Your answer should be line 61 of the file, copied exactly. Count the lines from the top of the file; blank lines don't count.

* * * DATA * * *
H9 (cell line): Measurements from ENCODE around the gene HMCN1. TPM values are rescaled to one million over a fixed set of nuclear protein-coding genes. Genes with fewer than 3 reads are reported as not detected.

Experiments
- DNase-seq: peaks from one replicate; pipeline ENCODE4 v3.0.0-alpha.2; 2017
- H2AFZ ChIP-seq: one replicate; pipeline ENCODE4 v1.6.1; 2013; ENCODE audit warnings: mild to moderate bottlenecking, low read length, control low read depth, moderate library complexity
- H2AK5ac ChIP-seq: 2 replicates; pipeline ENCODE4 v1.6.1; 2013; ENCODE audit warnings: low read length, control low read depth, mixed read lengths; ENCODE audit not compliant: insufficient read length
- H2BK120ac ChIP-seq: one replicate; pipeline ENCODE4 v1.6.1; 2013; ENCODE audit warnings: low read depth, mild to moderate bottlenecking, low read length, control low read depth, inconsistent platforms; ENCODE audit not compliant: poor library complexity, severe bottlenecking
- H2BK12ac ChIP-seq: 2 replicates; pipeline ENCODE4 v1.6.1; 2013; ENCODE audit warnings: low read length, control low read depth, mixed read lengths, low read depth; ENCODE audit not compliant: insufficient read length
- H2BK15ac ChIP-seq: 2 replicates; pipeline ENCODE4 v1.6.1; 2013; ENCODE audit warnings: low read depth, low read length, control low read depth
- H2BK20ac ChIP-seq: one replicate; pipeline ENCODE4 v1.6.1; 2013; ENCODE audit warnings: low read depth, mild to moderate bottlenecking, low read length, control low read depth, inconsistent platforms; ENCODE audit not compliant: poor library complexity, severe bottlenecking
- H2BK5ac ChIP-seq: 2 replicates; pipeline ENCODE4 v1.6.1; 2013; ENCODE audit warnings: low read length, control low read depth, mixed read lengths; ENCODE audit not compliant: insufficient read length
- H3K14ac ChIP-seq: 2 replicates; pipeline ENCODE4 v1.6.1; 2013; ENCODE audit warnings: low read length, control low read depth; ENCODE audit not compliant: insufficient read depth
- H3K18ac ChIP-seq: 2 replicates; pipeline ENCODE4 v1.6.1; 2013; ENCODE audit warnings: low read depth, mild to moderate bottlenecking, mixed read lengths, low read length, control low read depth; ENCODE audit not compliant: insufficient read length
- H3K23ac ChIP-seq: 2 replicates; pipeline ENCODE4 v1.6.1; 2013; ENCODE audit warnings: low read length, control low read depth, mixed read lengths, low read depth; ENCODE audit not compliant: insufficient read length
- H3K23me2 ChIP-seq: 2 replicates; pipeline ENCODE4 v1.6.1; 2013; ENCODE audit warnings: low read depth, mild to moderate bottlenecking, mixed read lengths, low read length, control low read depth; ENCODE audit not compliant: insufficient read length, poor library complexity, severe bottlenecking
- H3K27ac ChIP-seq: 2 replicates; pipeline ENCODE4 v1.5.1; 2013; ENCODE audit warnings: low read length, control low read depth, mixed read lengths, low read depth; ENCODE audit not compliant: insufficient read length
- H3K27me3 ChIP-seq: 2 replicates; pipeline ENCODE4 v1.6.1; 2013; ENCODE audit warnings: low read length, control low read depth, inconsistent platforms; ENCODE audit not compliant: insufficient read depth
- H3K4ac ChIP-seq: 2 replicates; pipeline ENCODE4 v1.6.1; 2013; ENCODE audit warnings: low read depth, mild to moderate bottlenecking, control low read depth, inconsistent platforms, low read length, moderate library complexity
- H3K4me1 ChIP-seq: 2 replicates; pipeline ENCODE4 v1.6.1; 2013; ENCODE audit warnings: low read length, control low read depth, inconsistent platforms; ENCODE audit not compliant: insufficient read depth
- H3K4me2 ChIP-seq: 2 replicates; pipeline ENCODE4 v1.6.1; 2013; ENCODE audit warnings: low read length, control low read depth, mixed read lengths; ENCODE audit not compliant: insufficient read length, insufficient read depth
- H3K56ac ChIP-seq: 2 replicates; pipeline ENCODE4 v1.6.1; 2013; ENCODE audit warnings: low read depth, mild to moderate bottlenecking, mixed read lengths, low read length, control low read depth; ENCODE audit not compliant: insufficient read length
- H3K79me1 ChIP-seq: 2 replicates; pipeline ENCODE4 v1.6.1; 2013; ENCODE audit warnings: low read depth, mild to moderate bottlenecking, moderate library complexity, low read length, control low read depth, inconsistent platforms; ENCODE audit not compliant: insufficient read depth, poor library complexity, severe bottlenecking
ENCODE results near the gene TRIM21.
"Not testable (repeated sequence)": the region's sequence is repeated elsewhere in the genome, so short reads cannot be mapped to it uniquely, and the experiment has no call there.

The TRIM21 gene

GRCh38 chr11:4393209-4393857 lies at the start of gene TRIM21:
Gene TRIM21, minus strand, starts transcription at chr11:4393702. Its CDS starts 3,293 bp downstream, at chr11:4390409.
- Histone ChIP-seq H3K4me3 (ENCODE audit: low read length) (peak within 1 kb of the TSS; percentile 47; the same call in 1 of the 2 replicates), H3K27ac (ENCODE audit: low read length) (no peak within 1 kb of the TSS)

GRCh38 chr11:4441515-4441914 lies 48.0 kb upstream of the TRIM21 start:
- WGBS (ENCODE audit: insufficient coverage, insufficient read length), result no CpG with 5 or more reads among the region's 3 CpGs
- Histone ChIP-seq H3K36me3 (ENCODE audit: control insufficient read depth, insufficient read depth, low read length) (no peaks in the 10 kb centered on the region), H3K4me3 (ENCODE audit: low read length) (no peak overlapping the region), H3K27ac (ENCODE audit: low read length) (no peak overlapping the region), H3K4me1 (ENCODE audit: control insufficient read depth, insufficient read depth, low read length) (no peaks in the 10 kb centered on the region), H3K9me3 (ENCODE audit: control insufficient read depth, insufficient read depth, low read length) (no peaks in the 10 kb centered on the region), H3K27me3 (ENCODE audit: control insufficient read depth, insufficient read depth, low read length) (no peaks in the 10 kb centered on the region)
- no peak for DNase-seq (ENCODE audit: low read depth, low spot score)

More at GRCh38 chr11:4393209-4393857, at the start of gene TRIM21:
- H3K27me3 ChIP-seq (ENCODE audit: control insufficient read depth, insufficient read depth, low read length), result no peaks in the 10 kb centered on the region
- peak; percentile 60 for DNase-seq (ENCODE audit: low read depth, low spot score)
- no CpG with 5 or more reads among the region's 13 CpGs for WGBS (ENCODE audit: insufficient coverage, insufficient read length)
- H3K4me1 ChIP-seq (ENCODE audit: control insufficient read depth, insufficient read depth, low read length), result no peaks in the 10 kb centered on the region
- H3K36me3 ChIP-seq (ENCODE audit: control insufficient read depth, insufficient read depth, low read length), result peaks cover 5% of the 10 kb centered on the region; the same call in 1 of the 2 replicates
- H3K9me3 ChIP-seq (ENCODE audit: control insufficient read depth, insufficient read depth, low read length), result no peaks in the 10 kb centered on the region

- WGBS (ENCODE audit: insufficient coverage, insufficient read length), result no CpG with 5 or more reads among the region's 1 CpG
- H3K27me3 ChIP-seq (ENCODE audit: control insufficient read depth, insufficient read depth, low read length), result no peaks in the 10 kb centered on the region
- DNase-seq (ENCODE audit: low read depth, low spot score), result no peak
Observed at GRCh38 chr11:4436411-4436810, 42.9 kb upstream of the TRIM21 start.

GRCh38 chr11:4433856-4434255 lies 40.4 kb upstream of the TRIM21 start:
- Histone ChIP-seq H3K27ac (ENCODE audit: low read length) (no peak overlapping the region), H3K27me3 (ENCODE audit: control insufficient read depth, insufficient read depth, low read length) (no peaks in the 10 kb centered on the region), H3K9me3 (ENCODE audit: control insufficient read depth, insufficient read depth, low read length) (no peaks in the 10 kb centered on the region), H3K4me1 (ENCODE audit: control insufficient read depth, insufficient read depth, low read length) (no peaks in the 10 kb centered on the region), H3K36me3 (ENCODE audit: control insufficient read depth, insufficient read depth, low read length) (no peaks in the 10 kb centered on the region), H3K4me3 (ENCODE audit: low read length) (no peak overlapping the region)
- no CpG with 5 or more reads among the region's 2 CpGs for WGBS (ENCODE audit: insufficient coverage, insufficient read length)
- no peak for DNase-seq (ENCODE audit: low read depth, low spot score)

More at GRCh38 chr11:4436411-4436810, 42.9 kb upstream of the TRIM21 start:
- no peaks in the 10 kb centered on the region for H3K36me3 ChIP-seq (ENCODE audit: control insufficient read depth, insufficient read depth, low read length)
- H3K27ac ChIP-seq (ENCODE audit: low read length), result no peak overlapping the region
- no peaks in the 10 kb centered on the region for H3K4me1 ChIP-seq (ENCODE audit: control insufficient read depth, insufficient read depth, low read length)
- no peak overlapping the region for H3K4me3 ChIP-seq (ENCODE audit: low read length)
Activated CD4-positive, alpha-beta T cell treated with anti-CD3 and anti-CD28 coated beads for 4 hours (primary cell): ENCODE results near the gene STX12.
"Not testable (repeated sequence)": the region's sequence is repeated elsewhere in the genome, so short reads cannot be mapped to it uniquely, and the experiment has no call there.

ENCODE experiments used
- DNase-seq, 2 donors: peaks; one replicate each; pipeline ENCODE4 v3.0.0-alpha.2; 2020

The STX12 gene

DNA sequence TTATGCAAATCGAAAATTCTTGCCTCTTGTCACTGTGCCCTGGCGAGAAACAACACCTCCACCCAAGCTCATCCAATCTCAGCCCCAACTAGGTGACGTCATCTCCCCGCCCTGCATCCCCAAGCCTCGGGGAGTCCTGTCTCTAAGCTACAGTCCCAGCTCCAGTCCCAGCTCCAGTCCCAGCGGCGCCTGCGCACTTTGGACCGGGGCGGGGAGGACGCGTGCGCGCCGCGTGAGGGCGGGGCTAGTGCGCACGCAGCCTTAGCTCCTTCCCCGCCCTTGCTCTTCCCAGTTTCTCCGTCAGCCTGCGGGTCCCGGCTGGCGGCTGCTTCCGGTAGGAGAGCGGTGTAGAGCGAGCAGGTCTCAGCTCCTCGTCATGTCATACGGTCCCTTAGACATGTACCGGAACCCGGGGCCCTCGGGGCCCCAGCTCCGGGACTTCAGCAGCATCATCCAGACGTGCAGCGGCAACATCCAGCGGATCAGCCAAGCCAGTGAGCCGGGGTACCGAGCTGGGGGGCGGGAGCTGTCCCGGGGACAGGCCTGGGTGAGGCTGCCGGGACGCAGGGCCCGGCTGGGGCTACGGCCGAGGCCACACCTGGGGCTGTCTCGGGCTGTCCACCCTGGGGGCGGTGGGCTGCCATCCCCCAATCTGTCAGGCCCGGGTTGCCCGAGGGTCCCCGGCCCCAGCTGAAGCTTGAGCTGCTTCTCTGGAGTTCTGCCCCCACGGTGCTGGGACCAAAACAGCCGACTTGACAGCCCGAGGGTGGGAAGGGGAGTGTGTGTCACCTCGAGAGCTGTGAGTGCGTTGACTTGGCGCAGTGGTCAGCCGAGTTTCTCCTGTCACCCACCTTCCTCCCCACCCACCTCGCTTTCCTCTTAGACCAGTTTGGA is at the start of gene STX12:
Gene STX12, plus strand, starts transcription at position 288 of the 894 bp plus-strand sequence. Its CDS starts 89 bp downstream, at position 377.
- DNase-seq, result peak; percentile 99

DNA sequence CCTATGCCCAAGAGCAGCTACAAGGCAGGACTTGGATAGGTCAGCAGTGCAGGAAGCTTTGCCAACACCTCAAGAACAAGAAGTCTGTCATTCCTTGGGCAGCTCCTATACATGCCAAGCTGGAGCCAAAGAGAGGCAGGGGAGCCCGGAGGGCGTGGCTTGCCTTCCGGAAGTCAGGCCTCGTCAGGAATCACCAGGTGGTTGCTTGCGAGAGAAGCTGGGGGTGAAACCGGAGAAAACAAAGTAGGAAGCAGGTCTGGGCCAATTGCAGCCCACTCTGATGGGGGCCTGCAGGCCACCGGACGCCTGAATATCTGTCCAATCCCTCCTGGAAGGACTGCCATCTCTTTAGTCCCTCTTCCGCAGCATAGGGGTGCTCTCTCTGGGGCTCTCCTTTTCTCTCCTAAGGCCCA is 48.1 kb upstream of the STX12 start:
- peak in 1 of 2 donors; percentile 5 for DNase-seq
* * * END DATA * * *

- peak in 1 of 2 donors; percentile 5 for DNase-seq